the actual behavior can differ from the one expected for the design geometry.
To quantify the effect of the porosity in the elastic response, the design and actual geometries have been
subjected to uniaxial test of 1% of deformation using the two different FFT approaches. For the design geometry, a
discretization of 25 voxels per diameter was used (2163voxel RVEs). In the case of the real tomography, the original
15003pixel 3D tomography image has been compressed to 2563voxelized model by averaging the densities obtained
from the tomography (Fig. 16, right figure). In the case of the Galerkin FFT, the smooth map of averaged densities
has been directly introduced as the phase-map φinto the simulation. In the case of the MoDBFFT, thresholding
of the densities has been performed, distinguishing as a material point all the local densities above a value that
enforces an average relative density equal to the measured one, and as empty region all the rest of the points.
The effective response obtained are given in Table 1. The FFT simulations predict a decay in the effective Young’s
modulus of around 10%, a relatively large reduction considering the low porosity volume fraction measured (3.6%).
The prediction of the overall stiffness reduction is a very interesting characteristic of the FFT framework because
it cannot be accurately obtained using a mean field approach since the location of the porosity within the struts
influences the macroscopic response of the cell.
In addition to the changes of the macroscopic response, thanks to the resolution of the local fields, the FFT
analysis can be used to estimate the microscopic fields and hot spots of the structure and, using damage indicators,
the reduction of the lattice strength due to the presence of defects. As an example of these microscopic fields, the
stress component in the loading direction σzz obtained in FFT simulations has been represented in Fig. 17. It must
S. Lucarini, L. Cobian, A. Voitus et al. Computer Methods in Applied Mechanics and Engineering 388 (2022) 114223
Fig. 17. Local stress fields in loading direction (σzz ) on the deformed configuration (×20) for Galerkin FFT (top) and MoDBFFT (bottom),
design and real geometries.
be noted that the differences in local fields using Galerkin FFT (using a density map as phase map) and MoDBFFT
(using a pure voxelized approach) are below 10%. In the cell with a perfect microstucture, stress concentrates in
the trust joints and varies smoothly through the geometry of the bars. On the contrary, on the simulations with
the actual microstructure, large stress concentrations localized near bigger pores are observed superposed to the
concentrations near the joints. The maximum stresses found with the real microstructures are approximately 50%
larger than the ones obtained with the designed cell. Due to these stress concentrations, if the maximum local stress
were taken as a rough estimation of the fracture initiation, the real structure would fail at stress level 50% lower
than the design geometry.
7. Conclusions
In this paper, an optimal FFT framework for the homogenization of lattice materials has been searched and
validated. The challenge was finding an FFT approach that preserves the accuracy, good numerical performance and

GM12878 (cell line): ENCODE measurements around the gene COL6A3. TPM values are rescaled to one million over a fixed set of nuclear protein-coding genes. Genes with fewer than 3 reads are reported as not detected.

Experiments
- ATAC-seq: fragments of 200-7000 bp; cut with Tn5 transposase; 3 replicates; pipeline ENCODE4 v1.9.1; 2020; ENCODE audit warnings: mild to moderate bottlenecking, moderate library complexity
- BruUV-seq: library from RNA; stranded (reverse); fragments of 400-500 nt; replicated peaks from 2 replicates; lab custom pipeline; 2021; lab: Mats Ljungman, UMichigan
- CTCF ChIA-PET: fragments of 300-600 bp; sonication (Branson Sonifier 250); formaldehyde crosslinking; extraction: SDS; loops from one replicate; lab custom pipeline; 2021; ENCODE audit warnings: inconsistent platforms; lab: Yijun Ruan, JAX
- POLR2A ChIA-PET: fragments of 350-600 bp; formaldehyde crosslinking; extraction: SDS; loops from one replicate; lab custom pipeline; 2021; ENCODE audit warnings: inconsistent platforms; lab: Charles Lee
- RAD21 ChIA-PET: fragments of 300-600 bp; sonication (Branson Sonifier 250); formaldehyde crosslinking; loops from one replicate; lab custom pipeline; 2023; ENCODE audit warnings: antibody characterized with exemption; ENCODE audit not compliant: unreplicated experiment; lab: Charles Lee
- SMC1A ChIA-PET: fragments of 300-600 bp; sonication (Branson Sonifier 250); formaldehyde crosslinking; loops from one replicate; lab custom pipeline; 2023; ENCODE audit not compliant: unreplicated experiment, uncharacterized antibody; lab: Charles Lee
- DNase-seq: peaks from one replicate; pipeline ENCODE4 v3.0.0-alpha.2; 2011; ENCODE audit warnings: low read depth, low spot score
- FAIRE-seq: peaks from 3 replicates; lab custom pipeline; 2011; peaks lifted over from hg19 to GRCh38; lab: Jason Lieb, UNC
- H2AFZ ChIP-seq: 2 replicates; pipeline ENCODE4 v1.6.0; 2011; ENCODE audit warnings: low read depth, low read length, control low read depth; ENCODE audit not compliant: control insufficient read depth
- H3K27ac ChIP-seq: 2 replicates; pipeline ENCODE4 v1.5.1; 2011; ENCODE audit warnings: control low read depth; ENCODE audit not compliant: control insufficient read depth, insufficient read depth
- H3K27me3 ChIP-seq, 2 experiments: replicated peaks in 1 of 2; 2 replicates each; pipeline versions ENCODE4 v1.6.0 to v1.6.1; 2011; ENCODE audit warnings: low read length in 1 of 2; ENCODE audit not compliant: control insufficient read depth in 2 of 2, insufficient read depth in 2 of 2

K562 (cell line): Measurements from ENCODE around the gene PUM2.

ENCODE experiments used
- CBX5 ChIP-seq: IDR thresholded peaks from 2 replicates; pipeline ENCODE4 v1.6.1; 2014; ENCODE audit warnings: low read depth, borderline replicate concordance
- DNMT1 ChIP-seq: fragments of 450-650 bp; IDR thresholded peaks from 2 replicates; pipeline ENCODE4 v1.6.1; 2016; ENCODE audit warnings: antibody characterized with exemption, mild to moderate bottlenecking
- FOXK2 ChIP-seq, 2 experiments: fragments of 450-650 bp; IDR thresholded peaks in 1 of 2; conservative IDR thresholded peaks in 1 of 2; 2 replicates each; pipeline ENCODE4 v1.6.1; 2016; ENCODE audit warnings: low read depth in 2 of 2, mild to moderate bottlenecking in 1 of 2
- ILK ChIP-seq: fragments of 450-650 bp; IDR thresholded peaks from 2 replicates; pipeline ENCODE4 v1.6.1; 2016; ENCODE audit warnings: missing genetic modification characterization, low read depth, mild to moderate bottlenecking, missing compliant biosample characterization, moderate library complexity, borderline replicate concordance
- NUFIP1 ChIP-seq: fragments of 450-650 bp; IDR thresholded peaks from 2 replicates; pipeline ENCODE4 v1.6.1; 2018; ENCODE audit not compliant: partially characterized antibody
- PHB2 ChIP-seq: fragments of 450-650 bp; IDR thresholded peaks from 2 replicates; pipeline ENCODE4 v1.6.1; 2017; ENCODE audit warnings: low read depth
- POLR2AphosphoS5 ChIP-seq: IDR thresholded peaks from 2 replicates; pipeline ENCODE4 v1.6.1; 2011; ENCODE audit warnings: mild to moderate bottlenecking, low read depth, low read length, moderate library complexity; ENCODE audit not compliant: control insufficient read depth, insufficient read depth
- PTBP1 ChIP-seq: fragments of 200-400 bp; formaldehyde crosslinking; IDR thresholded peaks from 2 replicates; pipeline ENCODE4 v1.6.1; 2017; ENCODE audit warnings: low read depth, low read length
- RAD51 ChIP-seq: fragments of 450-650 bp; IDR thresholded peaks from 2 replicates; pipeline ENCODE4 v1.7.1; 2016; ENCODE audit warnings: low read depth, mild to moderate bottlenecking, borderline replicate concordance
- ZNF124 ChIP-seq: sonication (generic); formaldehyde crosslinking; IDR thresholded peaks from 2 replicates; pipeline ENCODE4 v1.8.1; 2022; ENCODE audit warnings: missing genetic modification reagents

ability to use images/tomographies as direct input, in the case of domains with large regions of empty space. To
this aim, two different FFT approaches able to solve problems containing phases with zero stiffness were combined
with several approaches to smooth out the lattice surface in order to improve its geometrical representation and
reduce the noise in the microscopic solution.
S. Lucarini, L. Cobian, A. Voitus et al. Computer Methods in Applied Mechanics and Engineering 388 (2022) 114223
Regarding FFT solvers, after a first analysis, two algorithms have been selected as suitable options for infinite
phase contrast. The first one is an adaptation of the Galerkin FFT approach using MINRES as linear solver and
modified Fourier frequencies to consider a discrete differentiation scheme, the rotated forward approach. The second
one, the MoDBFFT, is a method based on the displacement FFT approach in [26] which eliminates the indeterminacy
of strains in the empty regions leading to a fully determined system of equilibrium equations which allows the use
of standard Fourier discretization and differentiation. The accuracy of the two FFT solvers considered has been
validated by comparison with FEM simulations of an octet cell for several volume fractions and discretization
levels. The homogenized response of both FFT approaches was almost identical to FEM macroscopic response for
linear elastic and elastoplastic materials, and differences in microfields were below 20%.
Regarding the surface smoothening, several approaches have been considered based on modifying the actual
stiffness of the voxels not fully embedded in the lattice or empty space. The impact of these geometrical
representations in the effective response and local fields has been analyzed. The Voigt analytic smoothening
technique, which interpolates the stiffness of the interfacial voxels with the distance to the real lattice surface,
was the best option since it allowed to represent exactly the relative density of the cell allowing to use coarser grids
with very accurate macroscopic response.
In terms of numerical efficiency, both FFT solvers succeed in converging in a relatively small number of iterations